Long Dark Night by Janci Patterson Read Online (FREE)
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As I approached our apartment building, I could sense the corpse crouching behind it. He grew in my mind like a fungus, his undead flesh outlined as if covered in a thin coating of dewdrops. This one was thin, with bulky muscles. Perhaps in life he’d been an athlete.
Out of old habit, I popped a penny into my mouth. Even against my dry tongue, it tasted like blood.
I ducked inside a bus stop, peering up at our curtained windows. Zeke should have been home by now, but I couldn’t sense any corpses inside the building, and the one behind the building wasn’t him.
False dawn crept over the rooftop, making my skin twitch and crawl. The sun rose late in Salt Lake City—it had to make its way over the mountains, first. Zeke would be furious that I’d cut it this close getting home. If he had his way, I’d stay locked in the apartment twenty-four seven.
I flipped the penny over with my tongue. Where was Zeke now? The safest place I could wait for him would be inside the apartment with the door locked. Sunrise was twenty minutes away, at most. He’d be home by then.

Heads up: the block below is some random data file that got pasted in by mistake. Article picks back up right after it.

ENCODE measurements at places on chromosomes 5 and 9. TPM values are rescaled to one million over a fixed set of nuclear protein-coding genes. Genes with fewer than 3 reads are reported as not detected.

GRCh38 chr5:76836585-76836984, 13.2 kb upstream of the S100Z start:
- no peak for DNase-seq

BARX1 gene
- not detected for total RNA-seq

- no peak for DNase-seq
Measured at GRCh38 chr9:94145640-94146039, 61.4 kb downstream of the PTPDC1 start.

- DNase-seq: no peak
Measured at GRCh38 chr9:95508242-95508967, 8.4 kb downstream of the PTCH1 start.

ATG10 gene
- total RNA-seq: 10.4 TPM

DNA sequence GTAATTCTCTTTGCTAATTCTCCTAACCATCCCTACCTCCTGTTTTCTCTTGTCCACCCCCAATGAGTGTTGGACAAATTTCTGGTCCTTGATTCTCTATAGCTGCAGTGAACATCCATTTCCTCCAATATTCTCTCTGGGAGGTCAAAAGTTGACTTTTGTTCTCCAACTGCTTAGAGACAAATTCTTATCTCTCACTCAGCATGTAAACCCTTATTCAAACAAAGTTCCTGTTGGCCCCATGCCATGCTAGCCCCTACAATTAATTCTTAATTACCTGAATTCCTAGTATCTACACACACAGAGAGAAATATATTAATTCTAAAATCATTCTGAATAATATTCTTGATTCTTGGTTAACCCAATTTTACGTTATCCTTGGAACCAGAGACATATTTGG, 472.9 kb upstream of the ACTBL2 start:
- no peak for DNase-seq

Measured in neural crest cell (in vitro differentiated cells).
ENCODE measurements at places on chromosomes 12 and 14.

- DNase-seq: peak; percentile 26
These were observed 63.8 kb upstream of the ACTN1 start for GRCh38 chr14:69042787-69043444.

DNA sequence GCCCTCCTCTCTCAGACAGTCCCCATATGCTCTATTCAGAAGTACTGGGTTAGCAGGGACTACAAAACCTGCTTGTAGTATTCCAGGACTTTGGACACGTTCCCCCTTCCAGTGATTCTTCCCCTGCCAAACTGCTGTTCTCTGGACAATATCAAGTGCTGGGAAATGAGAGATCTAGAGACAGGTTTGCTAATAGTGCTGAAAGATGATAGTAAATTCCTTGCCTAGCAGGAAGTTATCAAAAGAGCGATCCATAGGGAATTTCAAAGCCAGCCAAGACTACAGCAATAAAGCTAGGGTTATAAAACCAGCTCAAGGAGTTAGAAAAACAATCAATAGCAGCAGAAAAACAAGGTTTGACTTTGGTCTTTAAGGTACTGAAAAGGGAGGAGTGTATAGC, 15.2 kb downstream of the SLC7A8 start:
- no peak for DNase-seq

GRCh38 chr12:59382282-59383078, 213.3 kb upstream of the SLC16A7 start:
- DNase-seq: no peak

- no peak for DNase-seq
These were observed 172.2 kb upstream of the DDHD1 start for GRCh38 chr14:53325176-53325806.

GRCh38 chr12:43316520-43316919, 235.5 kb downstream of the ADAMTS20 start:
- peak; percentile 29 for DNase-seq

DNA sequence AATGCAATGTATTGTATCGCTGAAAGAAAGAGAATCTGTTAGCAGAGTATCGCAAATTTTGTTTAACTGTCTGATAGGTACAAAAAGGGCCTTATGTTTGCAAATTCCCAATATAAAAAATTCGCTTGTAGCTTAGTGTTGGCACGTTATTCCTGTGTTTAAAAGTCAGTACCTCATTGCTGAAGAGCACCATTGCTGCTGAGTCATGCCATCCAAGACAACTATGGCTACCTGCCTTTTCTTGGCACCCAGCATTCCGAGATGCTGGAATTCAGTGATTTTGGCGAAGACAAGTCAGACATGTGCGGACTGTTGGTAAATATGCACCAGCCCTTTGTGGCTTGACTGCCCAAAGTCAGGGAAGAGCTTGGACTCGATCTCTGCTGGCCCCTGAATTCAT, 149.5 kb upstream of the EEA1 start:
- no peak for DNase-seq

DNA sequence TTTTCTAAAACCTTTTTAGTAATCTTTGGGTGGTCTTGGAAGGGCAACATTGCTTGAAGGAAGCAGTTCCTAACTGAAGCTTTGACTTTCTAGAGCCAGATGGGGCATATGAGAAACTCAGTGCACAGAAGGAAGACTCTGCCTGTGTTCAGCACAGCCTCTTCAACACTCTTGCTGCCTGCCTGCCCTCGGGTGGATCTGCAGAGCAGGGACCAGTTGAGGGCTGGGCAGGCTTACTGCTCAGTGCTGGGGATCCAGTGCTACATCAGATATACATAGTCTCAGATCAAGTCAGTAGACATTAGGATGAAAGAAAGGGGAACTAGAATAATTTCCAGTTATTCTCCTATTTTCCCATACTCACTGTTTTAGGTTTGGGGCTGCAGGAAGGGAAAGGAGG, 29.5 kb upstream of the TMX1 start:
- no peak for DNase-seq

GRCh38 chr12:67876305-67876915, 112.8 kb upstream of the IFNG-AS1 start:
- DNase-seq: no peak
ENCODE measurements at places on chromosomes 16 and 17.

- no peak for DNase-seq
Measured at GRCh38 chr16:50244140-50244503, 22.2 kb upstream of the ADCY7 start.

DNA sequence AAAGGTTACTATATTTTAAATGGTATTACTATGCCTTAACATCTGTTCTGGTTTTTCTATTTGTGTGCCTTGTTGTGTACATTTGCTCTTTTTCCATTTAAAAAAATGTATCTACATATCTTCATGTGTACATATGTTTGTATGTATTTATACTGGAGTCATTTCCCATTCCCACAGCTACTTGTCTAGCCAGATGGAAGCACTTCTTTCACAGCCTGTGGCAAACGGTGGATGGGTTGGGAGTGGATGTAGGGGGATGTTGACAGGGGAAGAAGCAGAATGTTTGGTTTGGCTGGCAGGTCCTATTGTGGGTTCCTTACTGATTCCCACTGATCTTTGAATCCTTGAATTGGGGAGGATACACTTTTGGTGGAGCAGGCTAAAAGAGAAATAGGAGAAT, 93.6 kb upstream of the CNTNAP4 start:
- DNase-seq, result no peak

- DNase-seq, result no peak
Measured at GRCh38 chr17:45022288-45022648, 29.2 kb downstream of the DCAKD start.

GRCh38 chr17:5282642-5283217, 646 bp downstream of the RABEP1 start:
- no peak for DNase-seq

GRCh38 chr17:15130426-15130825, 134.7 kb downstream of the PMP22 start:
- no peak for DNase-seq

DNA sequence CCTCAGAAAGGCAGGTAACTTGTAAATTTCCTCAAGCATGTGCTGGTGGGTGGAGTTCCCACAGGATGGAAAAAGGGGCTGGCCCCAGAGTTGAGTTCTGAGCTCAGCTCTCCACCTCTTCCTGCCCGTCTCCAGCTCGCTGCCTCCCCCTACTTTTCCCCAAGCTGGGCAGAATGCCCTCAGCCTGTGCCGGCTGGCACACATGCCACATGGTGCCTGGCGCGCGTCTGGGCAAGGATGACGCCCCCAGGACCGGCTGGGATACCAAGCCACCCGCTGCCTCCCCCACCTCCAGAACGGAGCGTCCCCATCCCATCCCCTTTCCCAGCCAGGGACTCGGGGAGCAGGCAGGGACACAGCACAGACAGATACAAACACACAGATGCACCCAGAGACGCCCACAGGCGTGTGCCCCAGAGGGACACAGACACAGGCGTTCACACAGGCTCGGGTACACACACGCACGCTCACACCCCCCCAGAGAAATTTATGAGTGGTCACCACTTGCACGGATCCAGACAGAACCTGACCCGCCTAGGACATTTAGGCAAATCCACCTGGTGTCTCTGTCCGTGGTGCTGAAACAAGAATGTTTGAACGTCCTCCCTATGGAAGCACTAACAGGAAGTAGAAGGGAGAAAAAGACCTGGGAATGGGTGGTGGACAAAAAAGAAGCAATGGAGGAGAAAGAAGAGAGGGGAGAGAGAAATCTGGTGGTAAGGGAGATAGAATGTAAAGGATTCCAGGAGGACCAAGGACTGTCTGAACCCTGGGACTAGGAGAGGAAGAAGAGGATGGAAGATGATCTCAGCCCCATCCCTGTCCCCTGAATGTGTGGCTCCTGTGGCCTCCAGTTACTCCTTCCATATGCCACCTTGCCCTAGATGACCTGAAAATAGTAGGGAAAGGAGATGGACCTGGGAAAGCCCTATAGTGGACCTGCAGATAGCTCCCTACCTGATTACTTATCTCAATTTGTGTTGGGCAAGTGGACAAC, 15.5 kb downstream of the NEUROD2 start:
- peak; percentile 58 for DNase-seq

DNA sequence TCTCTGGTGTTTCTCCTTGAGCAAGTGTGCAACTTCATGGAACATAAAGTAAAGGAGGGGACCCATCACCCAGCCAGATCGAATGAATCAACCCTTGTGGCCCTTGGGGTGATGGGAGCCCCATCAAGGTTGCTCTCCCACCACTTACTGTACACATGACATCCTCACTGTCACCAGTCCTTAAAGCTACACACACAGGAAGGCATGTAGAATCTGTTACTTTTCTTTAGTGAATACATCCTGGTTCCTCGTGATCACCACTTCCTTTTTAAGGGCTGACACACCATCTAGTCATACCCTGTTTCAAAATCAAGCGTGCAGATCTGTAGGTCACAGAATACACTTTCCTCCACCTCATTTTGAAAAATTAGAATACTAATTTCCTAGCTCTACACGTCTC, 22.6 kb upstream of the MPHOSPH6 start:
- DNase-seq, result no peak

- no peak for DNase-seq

A few buildings away, another corpse shifted. He was moving down the block toward me. That made four stiffs in all—the one behind the apartment, the one half a block down, and two crouching on the other side of the street behind some Dumpsters. I’d have thought I was imagining things, but I’d been feeling Zeke come home from work every night. At first I’d thought it was just the predictability of his schedule, but then I’d started sensing other stiffs, too. Now I could make out their body types, even their facial features, sketched out in crystalline dots. I checked over each of their faces. None of these corpses was Zeke.
A gust of wind blew into the bus stop shelter, flipping the pages of a magazine abandoned in the corner. I pressed my cheek against the metal frame of the shelter. I knew it was cold, but my skin was colder.
Waiting wasn’t giving me an advantage. I walked up to the building as confidently as I could. I could feel the corpse behind the building stand, but he didn’t come any closer. I hurried up the staircase toward our second-floor apartment, turning at the top to look toward the back parking lot. The corpse was still there, lurking just around the corner. Corpses passed from time to time, but they didn’t stay, they didn’t lurk.
Not unless they’d suddenly found a reason to. I moved to our doorway and shoved my key into the lock. I stepped in and shut the door behind me, breathing in the dark. My body hadn’t needed oxygen in six months, but Zeke said it took some corpses as long as fifty years to break their breathing habit.